Expectations for 2020 tempered after housing starts climb to levels not seen in a decade

ByWill ParkerDec. 24, 2019 7:00 am ET – Via The Wall Street Journal

U.S. home builders benefited from low interest rates this year as housing starts climbed to levels not seen in a decade and new-home sales surged after a disappointing 2018.

Builder confidence, as measured by the National Association of Home Builders, is now the highest since 1999. And publicly traded home-builder stocks beat the S&P 500 average this year, rising 40% as of Dec. 23, compared with the broad index’s 29% gain over the same period.

Home builders cranked up volume partly by focusing on homes more buyers can afford. Large builders including Meritage Homes Corp. and MDC Holdings Inc. made strategic shifts to produce a higher number of less-expensive homes, targeted at a generation of millennials with lower purchasing power than average buyers in the past.

In the third quarter of this year, the average price of a Meritage home fell 4.4% while the number of home orders rose 24%, driven by demand in the entry-level category. Through the RoofHome-builder stocks have outperformed the S&P 500 this year.Industry versus broad marketSource: FactSet%S&P HomebuildersSelect IndustryS&P 500Jan. ’19MarchMayJulySept.Nov.-5051015202530354045S&P Homebuilders Select IndustryxAug. 23, 2019×25.63%

“You’re seeing shifts down in average price,” said Jonathan Boise, a home-builder analyst at Fitch Ratings. “Typically, for the builders that are focusing on entry-level product, that’s resulting in stronger growth than their peers.”

Strong buyer demand for more-affordable homes stoked mergers and acquisitions. In November, Taylor Morrison Home Corp. said it would purchase a West Coast competitor, William Lyon Homes, a company that does more than half of its business in the entry-level market. Scheduled to close in 2020 and valued at $2.4 billion, the deal was among the largest announced in the industry this year.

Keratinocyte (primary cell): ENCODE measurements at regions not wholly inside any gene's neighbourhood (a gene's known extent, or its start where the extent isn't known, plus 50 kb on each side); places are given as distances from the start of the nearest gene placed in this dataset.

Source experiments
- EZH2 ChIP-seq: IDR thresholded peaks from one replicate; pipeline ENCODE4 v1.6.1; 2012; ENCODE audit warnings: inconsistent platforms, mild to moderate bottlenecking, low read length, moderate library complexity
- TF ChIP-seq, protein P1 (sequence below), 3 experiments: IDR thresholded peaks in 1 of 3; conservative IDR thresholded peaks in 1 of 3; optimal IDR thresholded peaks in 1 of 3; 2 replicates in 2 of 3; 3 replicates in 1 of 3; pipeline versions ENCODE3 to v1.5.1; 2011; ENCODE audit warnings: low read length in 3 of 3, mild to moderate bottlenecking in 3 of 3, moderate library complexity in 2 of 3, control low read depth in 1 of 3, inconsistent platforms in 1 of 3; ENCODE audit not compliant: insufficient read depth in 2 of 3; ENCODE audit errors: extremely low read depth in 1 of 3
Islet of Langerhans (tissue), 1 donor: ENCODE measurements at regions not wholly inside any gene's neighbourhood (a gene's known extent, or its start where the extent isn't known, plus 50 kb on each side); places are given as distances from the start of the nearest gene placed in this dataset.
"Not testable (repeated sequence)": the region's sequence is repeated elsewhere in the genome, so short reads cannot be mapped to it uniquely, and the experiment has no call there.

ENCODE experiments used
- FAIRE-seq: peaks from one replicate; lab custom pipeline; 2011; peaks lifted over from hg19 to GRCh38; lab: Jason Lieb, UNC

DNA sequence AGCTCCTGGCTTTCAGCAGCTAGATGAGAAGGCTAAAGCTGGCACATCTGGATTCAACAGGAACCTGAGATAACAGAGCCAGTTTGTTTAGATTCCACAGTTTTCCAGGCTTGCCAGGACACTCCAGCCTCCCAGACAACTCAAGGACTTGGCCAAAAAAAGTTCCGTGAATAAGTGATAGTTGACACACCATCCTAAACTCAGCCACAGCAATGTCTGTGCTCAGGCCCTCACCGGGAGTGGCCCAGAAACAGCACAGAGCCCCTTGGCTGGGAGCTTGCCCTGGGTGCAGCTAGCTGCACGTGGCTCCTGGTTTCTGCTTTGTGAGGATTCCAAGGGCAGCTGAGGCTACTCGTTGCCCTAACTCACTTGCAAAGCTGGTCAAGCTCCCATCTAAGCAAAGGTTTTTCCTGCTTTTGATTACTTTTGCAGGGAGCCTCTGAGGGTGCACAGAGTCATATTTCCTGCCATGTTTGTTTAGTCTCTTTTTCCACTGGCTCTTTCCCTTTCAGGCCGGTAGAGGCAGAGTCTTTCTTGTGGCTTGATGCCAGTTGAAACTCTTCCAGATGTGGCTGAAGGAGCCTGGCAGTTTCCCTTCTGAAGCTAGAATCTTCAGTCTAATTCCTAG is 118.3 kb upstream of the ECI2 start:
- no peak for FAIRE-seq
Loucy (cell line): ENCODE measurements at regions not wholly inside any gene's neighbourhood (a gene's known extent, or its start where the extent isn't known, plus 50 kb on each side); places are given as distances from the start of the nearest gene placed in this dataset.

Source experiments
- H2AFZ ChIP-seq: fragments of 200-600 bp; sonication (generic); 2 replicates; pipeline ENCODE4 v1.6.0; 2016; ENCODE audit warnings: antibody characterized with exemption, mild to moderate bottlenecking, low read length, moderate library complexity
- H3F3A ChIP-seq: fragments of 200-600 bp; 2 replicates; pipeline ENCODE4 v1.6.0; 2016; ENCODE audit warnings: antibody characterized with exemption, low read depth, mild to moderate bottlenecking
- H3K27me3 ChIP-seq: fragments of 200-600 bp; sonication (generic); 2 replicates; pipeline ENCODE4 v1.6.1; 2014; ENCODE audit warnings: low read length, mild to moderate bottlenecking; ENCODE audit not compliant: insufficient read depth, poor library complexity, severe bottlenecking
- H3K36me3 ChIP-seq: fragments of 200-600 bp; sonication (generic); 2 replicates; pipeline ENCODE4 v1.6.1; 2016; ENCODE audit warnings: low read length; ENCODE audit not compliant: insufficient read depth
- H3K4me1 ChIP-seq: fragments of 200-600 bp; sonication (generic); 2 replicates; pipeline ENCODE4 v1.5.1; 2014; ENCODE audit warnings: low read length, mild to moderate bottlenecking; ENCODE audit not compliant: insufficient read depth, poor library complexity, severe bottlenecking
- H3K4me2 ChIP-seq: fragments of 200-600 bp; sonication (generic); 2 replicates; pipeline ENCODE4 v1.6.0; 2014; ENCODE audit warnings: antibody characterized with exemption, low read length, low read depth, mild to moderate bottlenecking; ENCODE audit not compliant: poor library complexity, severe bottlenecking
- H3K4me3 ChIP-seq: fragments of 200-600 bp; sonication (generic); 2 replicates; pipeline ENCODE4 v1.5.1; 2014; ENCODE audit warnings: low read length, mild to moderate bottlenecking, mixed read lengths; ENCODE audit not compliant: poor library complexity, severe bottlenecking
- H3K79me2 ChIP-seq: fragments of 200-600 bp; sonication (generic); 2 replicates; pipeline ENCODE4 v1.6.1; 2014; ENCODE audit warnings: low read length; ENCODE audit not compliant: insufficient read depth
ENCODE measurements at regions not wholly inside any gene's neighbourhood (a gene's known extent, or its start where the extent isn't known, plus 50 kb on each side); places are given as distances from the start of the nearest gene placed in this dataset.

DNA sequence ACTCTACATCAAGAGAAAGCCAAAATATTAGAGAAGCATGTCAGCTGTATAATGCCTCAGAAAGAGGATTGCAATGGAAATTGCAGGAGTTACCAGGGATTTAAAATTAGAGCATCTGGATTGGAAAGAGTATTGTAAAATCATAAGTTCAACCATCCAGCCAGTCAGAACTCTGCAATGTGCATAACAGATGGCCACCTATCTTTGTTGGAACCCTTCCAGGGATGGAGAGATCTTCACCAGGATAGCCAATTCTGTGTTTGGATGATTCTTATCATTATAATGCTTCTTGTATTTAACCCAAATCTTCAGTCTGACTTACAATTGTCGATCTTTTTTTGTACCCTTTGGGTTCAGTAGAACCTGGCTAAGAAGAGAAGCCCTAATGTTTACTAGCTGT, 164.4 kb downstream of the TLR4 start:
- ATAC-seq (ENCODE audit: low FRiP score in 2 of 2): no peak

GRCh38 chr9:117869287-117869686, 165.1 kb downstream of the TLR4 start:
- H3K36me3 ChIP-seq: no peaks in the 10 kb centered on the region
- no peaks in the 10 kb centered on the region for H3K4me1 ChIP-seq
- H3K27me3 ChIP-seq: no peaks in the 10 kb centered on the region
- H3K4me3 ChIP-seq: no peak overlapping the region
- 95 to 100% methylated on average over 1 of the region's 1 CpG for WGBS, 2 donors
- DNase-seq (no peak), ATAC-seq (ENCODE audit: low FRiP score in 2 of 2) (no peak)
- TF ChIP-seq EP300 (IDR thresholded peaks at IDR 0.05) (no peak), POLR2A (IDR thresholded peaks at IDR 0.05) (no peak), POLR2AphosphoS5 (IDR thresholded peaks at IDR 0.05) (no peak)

Some home builders and analysts question whether growth will continue at the current pace next year. Fitch, for example, predicts new-home sales will only grow 1.5%, compared with 9% in 2019.

Interest rates are expected to remain low, meaning mortgage costs will still be cheaper than in 2018, a continued incentive for more buyers to come into the market. And Fannie Mae forecasts that housing-construction starts will increase 10% next year to reach a postrecession high, giving supply a needed boost.

But cost increases fueled by labor shortages and regulatory challenges are making it harder to deliver homes with affordable price tags, according to builders. Labor costs are going up partly because home builders are having a hard time recruiting workers in a strong economy.

“We’re fighting the agriculture industry, the restaurant industry for the same people,” said Chuck Fowke, a custom-home builder in Tampa, Fla. “Today, you’ve got a lot of young people going to work for FedEx or Amazon, and a lot of times in our industry there aren’t benefits available for entry-level people that are starting out.”

As a result, residential-construction workers are more likely to be older than the workforce at large, and the industry continues to be short 300,000 to 400,000 workers in any given month, according to Robert Dietz, the National Association of Home Builders’ chief economist. Worker productivity in the sector has been mostly flat for more than two decades, he said.

Trade concerns remain a problem for the industry. Although lumber prices have since fallen, a 2018 price increase related to the Trump administration’s Canadian tariffs was enough to raise the average home construction cost by $9,000, according to the group.

“Those tariffs are still in place,” Mr. Dietz said.

Next year could be riskier for home builders as more companies move to meet demand from entry-level shoppers, who “typically look for homes that could be delivered within a short period,” according to a recent Fitch report.


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To meet demand, some home builders are planning to build more “on spec,” building homes that don’t yet have buyers, as opposed to building based on customer orders.

Thanks in part to the industry’s strong showing in 2019, analysts said mergers and acquisitions could continue in 2020, with publicly traded builders accounting for a greater share of total home-building. Fitch, for example, expects regional builders focused on the entry level to be attractive targets for acquisition.

Large builders are looking at companies with landholdings that are legally ready to be developed. Such deals are a way to navigate long permitting processes, said Chris Jasinski, managing partner at JTW Advisors, which advises in home-builder mergers. “Increasingly it’s just another land-acquisition vehicle,” he said.

Source: The Wall Street Journal

Write to Will Parker at will.parker@wsj.com